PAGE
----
by Andrew Beam

My soldier’s name was Corporal Russell Blair Dillard.  Dillard was a pathfinder in the 527th PIR of the 82nd Airborne.  His job was to jump in before the main assault force and mark the drop zones for the following paratroopers.  After landing, the 507th’s job would be to assist in capturing bridges such as the La Fiere or Chef du Pont bridges.  After the initial days of the invasion, the 507th would assist in cutting off the Cotentin Peninsula to seize Cherbourg.  It was during this attack that Dillard was killed on June 23, 1944.  During Dillard’s time in the Army, he received the Purple Heart and the Bronze Star.

Dillard was born in Rockbridge, VA during 1919.  He graduated from four years of High School and he worked as a mechanic before the war.  He enlisted into the military along with millions of other young Americans after Pearl Harbor.  He was 23 at the time.  He was truly the average Citizen Soldier.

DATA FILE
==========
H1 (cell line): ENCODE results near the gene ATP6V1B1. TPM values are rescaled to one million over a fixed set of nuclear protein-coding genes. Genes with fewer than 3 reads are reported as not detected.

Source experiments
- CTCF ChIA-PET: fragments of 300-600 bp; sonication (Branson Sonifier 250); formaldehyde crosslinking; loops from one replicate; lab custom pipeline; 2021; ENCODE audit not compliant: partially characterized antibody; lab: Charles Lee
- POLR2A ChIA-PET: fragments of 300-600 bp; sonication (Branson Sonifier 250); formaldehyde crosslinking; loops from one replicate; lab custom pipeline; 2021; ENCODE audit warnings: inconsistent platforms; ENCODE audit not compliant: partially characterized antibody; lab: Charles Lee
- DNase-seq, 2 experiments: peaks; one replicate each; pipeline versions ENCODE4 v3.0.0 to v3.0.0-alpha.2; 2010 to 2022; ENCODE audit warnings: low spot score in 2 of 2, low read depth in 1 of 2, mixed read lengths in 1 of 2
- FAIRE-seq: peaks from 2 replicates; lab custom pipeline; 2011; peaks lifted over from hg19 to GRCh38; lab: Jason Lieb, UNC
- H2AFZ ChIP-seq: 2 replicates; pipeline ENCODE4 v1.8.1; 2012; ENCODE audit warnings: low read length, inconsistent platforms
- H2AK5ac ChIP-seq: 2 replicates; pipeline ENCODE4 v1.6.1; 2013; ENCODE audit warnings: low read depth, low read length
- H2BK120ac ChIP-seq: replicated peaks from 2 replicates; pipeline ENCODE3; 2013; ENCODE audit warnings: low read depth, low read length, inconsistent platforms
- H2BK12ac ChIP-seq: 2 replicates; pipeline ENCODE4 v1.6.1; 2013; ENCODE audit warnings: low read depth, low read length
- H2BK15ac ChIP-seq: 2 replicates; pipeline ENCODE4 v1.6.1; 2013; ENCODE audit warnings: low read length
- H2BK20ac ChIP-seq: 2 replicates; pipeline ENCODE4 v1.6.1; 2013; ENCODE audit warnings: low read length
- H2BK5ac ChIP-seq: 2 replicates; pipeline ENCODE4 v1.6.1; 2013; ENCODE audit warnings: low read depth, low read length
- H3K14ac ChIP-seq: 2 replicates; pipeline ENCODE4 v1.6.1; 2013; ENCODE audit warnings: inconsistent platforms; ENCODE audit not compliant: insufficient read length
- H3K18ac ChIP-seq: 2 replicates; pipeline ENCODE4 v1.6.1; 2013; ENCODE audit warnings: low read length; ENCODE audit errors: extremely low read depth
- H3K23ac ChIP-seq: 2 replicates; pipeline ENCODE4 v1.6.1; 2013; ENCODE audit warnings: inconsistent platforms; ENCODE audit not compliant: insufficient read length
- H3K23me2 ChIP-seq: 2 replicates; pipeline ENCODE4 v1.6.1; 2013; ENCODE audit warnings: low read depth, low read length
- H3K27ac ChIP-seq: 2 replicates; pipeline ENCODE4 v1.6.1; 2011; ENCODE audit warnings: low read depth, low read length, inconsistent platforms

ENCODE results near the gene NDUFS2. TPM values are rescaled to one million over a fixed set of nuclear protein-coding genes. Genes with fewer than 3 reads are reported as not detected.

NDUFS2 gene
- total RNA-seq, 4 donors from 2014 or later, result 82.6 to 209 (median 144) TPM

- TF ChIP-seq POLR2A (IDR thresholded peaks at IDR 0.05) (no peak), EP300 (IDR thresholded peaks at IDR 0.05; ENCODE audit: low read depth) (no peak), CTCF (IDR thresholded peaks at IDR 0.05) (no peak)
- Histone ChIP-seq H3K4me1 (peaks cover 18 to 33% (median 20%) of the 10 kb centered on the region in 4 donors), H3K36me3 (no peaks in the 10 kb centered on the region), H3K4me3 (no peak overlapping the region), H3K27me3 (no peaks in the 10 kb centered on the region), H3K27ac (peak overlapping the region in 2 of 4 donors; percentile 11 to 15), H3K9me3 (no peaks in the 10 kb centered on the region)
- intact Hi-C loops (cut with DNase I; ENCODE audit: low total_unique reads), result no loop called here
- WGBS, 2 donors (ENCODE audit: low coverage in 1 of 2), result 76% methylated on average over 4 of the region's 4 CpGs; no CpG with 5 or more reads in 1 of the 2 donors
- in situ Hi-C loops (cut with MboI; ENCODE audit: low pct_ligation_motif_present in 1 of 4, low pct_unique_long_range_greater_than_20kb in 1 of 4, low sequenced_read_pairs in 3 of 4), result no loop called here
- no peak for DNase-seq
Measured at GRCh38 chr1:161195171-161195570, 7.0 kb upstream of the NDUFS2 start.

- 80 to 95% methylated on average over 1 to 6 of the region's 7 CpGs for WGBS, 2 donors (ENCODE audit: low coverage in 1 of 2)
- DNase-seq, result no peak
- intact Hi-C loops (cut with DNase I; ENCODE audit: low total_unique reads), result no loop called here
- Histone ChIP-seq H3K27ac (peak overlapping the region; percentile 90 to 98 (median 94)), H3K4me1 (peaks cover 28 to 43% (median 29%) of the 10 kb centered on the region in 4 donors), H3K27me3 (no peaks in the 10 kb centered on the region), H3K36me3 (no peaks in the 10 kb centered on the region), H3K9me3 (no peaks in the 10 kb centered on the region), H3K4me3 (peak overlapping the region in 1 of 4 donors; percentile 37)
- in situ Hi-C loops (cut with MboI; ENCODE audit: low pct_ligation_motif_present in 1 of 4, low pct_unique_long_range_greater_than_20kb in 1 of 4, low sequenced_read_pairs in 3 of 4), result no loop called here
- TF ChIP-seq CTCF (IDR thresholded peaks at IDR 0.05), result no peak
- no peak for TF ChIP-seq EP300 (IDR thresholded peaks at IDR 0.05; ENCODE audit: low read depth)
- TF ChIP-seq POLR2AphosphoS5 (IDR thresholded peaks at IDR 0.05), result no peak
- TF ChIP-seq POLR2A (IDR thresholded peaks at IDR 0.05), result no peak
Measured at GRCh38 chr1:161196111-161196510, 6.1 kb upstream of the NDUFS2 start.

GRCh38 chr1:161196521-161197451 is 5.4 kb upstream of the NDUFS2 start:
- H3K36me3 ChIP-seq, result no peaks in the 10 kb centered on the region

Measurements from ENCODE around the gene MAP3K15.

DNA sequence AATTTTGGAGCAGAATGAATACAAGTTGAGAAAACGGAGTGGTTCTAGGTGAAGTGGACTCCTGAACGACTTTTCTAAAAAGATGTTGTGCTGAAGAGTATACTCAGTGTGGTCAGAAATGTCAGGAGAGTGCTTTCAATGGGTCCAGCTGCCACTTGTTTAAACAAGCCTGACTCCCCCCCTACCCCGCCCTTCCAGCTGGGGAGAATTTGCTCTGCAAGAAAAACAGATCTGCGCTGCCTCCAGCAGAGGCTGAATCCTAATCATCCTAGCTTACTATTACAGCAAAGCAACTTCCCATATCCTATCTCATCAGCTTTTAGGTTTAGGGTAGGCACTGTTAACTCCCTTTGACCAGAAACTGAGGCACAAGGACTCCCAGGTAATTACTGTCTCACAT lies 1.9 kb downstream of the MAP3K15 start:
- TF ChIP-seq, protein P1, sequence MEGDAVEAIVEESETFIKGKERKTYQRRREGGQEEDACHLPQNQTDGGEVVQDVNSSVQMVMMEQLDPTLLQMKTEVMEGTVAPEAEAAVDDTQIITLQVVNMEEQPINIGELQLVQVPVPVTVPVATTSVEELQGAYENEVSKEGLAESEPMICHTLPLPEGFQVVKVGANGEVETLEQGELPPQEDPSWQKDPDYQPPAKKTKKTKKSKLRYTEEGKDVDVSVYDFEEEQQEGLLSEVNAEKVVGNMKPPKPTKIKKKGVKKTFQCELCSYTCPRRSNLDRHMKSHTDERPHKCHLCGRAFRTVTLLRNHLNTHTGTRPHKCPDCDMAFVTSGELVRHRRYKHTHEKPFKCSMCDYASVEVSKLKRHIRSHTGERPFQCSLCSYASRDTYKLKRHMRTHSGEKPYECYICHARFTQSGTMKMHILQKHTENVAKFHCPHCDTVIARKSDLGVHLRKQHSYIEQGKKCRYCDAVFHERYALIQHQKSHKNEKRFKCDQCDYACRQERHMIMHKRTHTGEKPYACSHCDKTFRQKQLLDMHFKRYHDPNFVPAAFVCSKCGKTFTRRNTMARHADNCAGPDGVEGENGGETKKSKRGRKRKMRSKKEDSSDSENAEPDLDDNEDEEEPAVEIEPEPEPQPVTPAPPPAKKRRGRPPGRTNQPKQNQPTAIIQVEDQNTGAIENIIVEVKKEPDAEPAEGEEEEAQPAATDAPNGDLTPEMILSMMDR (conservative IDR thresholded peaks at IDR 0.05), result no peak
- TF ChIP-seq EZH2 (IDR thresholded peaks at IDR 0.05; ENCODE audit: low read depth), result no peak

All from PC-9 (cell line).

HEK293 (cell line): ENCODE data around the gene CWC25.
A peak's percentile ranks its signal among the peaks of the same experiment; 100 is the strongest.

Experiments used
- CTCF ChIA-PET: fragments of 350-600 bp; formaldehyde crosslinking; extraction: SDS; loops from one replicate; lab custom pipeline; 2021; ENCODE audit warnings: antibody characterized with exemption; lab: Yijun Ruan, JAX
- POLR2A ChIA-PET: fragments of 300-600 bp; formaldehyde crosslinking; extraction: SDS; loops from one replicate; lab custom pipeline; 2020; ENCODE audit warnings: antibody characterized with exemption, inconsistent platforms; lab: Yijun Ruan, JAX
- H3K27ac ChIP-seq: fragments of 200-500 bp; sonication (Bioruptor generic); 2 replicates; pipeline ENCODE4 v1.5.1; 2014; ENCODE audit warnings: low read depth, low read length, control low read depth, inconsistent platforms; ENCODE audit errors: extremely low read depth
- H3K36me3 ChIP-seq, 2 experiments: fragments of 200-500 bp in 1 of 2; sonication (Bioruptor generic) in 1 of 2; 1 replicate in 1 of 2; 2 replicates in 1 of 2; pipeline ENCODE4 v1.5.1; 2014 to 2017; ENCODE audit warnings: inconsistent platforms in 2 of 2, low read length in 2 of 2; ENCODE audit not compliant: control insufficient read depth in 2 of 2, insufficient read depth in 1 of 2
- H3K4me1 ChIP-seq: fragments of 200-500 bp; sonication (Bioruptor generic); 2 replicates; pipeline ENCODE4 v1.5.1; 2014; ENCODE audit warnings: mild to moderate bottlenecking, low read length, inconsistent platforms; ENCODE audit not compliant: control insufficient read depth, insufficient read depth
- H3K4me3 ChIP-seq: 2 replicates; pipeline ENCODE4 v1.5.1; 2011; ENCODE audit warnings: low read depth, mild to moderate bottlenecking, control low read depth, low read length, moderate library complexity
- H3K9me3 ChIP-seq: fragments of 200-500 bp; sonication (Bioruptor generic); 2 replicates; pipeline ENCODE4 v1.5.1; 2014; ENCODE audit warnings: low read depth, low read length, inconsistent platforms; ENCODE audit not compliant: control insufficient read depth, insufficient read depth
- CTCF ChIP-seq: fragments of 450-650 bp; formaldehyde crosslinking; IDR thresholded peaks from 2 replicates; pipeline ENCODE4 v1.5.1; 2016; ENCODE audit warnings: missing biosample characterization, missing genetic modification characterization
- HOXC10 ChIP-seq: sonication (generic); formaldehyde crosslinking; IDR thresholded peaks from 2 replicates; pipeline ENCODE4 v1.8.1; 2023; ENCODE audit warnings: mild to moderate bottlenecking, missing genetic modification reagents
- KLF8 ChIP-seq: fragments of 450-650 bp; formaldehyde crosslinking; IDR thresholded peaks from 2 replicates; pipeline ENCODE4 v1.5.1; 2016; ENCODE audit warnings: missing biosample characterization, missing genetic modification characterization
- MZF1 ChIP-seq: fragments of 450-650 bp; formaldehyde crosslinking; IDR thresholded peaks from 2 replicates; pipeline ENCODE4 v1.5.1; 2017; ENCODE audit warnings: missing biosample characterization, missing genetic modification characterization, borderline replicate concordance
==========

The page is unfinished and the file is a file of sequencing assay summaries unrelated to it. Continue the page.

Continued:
But along with hundreds of thousands of other Americans, he never made it home.  It is difficult to understand how each name in a casualty list is an actual person with friends and family, hopes and dreams, and personality and feelings.  As much as I hate to quote Joseph Stalin I will because I feel this quote fits well: ”One death is a tragedy, one million is a statistic”.  It is impossible to imagine the deaths of millions of people.  Only when you focus on one story can you understand what a tragedy this war was.